Conservation project for fragments of Bamiyan birch manuscripts

Conservation project for fragments of Bamiyan birch manuscripts (1)
Conservation project for fragments of Bamiyan birch manuscripts (2)

 During the conservation missions by the National Research Institute for Cultural Properties, Tokyo, within the framework of UNESCO/Japanese Funds-in-Trust, hundreds of small fragments of bark Buddhist manuscripts were found in 2003 from caves in Bamiyan, Afghanistan. They are quite invaluable as important historical witnesses of the Buddhism that once flourished in Bamiyan. The fragments are mostly as small as a few centimetres in width and length. Many are folded, making the texts illegible and creating much difficulty for the viewers. In that sense, they are not in a form that would allow displaying them to the general public.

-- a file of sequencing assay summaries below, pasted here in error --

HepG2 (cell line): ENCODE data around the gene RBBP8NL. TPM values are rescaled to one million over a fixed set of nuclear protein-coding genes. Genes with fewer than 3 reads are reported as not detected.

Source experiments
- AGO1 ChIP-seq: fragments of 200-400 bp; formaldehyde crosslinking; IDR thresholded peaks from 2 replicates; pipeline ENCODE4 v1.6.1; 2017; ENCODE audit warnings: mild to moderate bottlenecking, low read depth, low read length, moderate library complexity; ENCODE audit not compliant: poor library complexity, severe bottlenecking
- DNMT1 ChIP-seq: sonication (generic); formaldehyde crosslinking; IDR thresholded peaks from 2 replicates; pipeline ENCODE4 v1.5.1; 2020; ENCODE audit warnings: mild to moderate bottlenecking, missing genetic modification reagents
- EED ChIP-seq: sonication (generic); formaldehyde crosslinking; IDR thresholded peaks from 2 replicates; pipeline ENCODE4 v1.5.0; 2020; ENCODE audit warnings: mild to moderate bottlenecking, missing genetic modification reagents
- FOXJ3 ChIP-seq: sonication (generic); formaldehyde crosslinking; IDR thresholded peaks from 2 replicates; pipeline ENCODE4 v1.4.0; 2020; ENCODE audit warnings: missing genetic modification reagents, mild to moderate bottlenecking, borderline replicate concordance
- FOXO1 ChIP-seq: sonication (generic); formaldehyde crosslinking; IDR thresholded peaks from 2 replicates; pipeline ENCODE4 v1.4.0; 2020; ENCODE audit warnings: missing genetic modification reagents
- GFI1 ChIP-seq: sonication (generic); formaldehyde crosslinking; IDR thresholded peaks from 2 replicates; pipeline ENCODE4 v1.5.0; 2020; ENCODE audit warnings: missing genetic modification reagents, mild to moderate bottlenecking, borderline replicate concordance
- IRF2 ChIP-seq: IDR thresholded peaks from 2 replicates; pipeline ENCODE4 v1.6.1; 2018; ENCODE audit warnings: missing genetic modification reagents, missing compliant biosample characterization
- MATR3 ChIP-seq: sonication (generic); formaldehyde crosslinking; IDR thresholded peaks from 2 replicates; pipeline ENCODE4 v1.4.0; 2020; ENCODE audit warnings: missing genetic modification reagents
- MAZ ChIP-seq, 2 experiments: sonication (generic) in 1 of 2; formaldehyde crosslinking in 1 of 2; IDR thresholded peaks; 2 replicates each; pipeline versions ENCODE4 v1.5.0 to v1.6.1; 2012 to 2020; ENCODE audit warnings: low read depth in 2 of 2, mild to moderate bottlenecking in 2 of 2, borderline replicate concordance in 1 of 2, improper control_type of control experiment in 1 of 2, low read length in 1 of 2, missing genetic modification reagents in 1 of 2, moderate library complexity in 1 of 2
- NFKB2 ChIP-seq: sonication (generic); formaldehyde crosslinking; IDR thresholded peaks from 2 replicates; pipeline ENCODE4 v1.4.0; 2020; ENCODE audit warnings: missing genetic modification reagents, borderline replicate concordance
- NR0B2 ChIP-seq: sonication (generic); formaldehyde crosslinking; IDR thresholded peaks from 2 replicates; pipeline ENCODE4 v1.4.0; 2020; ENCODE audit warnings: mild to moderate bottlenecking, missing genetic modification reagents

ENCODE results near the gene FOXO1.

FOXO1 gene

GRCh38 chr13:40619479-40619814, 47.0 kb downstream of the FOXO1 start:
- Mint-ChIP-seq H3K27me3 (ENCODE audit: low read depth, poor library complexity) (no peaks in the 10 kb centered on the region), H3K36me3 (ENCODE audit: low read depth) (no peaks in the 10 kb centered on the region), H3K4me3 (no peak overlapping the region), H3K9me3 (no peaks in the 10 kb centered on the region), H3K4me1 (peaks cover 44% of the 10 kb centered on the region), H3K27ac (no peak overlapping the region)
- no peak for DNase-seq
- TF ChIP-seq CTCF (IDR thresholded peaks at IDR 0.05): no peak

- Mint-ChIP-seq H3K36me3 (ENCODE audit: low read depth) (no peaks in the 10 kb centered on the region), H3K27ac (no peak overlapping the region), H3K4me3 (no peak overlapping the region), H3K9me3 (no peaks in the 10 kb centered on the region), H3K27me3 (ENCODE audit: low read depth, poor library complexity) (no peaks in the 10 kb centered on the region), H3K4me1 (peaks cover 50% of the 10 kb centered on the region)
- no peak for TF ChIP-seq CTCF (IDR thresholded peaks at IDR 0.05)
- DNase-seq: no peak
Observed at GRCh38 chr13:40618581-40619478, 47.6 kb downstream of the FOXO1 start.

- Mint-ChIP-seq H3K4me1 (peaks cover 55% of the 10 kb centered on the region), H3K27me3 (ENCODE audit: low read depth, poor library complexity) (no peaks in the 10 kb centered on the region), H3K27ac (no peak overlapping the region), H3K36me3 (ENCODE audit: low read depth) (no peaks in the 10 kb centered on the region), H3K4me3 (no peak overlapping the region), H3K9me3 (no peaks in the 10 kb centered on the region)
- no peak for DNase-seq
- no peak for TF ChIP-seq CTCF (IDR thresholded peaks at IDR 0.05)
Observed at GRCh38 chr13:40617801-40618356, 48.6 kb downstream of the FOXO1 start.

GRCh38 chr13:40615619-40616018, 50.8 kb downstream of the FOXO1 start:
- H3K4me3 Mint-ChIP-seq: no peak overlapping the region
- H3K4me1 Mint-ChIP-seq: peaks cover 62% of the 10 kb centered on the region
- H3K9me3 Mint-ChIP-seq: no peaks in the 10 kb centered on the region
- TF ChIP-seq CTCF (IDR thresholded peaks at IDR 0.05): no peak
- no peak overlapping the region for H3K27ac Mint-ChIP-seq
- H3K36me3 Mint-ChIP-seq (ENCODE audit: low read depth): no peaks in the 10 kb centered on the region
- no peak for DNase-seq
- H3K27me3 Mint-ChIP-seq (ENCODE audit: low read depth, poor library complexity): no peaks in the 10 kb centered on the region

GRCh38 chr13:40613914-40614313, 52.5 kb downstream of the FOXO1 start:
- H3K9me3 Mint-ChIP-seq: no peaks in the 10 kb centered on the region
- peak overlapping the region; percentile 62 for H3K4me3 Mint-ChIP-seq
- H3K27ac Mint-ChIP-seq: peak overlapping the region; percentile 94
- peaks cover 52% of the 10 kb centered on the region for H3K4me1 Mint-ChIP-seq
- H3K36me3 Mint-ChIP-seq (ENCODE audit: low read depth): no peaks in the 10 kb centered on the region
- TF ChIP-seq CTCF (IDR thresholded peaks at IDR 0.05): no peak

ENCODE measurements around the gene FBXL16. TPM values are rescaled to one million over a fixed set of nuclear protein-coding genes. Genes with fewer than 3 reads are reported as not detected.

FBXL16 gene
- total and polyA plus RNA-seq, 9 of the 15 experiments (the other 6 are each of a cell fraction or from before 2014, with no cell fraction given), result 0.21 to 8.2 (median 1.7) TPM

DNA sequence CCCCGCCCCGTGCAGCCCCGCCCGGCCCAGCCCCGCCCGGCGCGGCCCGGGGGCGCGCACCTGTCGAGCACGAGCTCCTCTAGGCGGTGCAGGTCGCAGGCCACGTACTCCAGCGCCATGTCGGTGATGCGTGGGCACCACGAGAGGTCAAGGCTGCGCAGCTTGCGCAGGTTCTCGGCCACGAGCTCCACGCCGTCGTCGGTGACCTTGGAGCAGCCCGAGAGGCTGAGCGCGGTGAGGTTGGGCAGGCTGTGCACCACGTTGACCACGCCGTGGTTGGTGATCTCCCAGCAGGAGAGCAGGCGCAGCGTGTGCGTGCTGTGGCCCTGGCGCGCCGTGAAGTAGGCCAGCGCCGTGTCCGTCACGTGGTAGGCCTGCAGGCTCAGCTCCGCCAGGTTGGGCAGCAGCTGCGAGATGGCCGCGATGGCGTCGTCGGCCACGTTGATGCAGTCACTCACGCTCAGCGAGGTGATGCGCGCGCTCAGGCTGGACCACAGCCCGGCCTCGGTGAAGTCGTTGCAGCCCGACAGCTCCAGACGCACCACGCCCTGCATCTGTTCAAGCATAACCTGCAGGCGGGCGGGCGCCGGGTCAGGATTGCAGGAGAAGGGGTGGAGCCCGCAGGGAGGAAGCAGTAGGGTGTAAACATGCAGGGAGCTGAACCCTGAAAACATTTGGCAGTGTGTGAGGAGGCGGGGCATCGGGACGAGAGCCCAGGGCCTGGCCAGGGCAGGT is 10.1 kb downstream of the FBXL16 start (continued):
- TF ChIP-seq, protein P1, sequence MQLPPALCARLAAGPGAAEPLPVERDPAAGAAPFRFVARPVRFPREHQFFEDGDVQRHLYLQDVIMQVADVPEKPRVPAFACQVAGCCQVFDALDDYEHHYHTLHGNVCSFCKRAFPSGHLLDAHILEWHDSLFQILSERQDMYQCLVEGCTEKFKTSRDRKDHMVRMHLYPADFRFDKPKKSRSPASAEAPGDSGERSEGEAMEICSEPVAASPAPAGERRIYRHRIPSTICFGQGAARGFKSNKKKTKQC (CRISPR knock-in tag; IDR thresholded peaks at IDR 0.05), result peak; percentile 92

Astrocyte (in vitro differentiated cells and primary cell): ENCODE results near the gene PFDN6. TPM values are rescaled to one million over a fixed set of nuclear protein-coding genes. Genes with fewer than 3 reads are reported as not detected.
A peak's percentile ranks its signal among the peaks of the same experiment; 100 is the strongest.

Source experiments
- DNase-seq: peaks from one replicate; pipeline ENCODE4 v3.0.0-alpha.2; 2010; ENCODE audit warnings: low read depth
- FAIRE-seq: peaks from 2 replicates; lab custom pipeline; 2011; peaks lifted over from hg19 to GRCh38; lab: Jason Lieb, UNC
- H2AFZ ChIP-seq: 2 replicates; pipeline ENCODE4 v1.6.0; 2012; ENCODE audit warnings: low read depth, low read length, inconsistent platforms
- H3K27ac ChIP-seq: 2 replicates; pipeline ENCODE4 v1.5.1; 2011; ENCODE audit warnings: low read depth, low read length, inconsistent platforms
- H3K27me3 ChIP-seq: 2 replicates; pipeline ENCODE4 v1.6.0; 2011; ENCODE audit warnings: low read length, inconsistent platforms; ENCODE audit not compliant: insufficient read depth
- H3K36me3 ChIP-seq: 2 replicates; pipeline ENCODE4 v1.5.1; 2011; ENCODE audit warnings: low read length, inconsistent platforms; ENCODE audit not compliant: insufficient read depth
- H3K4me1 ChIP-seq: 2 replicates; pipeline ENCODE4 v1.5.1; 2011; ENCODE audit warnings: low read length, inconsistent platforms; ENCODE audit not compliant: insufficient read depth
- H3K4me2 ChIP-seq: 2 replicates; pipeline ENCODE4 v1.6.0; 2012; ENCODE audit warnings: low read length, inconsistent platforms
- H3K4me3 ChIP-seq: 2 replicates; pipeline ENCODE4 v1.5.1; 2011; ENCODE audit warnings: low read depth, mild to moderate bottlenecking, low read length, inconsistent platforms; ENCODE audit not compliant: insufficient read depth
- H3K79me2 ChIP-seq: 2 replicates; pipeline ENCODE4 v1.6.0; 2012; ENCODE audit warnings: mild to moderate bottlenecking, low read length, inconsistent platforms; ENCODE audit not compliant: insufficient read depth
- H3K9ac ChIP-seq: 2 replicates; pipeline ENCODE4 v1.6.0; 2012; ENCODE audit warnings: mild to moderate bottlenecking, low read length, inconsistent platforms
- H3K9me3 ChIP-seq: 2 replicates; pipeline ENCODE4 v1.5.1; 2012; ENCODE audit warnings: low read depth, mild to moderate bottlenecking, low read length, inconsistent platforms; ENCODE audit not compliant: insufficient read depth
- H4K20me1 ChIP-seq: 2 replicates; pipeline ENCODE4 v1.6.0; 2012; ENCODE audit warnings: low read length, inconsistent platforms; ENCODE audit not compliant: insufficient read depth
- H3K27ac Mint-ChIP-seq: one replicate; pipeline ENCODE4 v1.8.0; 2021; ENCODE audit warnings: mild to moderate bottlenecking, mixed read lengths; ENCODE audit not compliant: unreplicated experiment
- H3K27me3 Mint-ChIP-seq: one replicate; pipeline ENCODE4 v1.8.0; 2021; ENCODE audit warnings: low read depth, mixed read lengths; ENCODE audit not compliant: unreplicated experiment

In November 2007, with the financial aid of the Sumitomo Foundation, 543 pieces (at initial counting) of the fragments of Bamiyan bark manuscripts were brought to Japan for conservation treatment. On this occasion, a local conservator from Kabul National Museum was also invited to the Institute, and arrived with the fragments, for conservation training. A number of fragments were safely flattened and mounted in special frames, and then returned to Afghanistan safely with the aid of the Embassy of Afghanistan in Japan.

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